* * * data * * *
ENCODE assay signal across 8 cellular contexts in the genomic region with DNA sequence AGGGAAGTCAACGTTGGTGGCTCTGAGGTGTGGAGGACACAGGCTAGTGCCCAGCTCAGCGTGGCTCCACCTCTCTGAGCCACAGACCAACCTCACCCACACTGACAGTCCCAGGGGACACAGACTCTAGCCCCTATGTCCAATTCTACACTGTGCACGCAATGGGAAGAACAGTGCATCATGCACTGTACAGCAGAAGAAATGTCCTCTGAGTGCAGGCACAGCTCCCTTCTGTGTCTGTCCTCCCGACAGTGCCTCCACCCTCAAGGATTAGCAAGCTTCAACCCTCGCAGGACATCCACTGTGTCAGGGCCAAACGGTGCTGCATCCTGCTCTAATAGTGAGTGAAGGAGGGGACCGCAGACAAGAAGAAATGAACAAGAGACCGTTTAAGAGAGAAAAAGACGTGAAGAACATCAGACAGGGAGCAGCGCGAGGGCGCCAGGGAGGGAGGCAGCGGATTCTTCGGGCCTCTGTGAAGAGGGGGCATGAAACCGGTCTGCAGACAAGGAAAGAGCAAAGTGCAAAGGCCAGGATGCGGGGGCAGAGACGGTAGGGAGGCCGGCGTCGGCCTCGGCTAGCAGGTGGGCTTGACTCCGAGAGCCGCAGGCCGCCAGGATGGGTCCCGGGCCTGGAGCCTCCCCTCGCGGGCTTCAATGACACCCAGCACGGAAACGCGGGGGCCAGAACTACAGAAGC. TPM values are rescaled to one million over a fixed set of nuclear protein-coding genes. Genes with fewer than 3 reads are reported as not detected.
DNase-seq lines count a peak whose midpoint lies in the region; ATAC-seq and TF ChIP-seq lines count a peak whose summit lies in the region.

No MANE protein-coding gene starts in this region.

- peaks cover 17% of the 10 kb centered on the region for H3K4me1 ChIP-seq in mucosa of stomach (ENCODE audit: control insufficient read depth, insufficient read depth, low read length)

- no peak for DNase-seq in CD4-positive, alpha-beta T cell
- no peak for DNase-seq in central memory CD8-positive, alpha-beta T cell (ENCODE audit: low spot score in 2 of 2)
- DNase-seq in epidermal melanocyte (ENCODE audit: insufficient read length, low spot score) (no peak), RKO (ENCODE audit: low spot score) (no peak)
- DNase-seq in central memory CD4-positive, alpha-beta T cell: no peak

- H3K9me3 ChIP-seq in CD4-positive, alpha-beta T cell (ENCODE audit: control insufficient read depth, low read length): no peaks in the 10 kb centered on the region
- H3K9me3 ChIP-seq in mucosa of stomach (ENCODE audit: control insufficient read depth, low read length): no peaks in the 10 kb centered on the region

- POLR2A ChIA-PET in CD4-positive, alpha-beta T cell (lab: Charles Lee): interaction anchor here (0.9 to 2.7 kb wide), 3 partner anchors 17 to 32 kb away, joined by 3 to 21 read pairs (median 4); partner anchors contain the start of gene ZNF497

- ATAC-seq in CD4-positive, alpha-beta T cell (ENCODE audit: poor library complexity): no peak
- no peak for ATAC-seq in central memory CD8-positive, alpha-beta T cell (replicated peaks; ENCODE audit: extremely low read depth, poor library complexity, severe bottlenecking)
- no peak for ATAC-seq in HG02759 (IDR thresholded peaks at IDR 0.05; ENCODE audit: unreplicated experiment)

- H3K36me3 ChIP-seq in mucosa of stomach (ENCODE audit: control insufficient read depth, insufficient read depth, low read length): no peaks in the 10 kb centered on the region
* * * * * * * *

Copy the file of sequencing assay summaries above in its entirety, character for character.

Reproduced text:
ENCODE assay signal across 8 cellular contexts in the genomic region with DNA sequence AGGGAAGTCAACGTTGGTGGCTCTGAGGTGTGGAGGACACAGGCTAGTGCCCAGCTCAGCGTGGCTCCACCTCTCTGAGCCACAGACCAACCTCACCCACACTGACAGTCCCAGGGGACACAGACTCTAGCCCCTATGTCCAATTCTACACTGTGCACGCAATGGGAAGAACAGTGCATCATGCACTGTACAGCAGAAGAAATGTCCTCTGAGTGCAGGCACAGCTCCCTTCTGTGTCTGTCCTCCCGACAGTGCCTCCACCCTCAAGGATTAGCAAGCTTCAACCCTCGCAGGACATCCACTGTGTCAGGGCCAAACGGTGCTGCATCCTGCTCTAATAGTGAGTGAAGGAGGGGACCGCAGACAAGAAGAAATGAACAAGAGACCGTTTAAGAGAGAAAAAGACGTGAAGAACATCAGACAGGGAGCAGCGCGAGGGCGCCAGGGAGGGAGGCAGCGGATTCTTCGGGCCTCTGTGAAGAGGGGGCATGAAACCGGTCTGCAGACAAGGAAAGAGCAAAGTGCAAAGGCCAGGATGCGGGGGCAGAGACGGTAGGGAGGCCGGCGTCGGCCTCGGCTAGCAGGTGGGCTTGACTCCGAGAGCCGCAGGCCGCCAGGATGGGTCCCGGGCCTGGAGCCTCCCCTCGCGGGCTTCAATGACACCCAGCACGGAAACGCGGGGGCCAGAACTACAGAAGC. TPM values are rescaled to one million over a fixed set of nuclear protein-coding genes. Genes with fewer than 3 reads are reported as not detected.
DNase-seq lines count a peak whose midpoint lies in the region; ATAC-seq and TF ChIP-seq lines count a peak whose summit lies in the region.

No MANE protein-coding gene starts in this region.

- peaks cover 17% of the 10 kb centered on the region for H3K4me1 ChIP-seq in mucosa of stomach (ENCODE audit: control insufficient read depth, insufficient read depth, low read length)

- no peak for DNase-seq in CD4-positive, alpha-beta T cell
- no peak for DNase-seq in central memory CD8-positive, alpha-beta T cell (ENCODE audit: low spot score in 2 of 2)
- DNase-seq in epidermal melanocyte (ENCODE audit: insufficient read length, low spot score) (no peak), RKO (ENCODE audit: low spot score) (no peak)
- DNase-seq in central memory CD4-positive, alpha-beta T cell: no peak

- H3K9me3 ChIP-seq in CD4-positive, alpha-beta T cell (ENCODE audit: control insufficient read depth, low read length): no peaks in the 10 kb centered on the region
- H3K9me3 ChIP-seq in mucosa of stomach (ENCODE audit: control insufficient read depth, low read length): no peaks in the 10 kb centered on the region

- POLR2A ChIA-PET in CD4-positive, alpha-beta T cell (lab: Charles Lee): interaction anchor here (0.9 to 2.7 kb wide), 3 partner anchors 17 to 32 kb away, joined by 3 to 21 read pairs (median 4); partner anchors contain the start of gene ZNF497

- ATAC-seq in CD4-positive, alpha-beta T cell (ENCODE audit: poor library complexity): no peak
- no peak for ATAC-seq in central memory CD8-positive, alpha-beta T cell (replicated peaks; ENCODE audit: extremely low read depth, poor library complexity, severe bottlenecking)
- no peak for ATAC-seq in HG02759 (IDR thresholded peaks at IDR 0.05; ENCODE audit: unreplicated experiment)

- H3K36me3 ChIP-seq in mucosa of stomach (ENCODE audit: control insufficient read depth, insufficient read depth, low read length): no peaks in the 10 kb centered on the region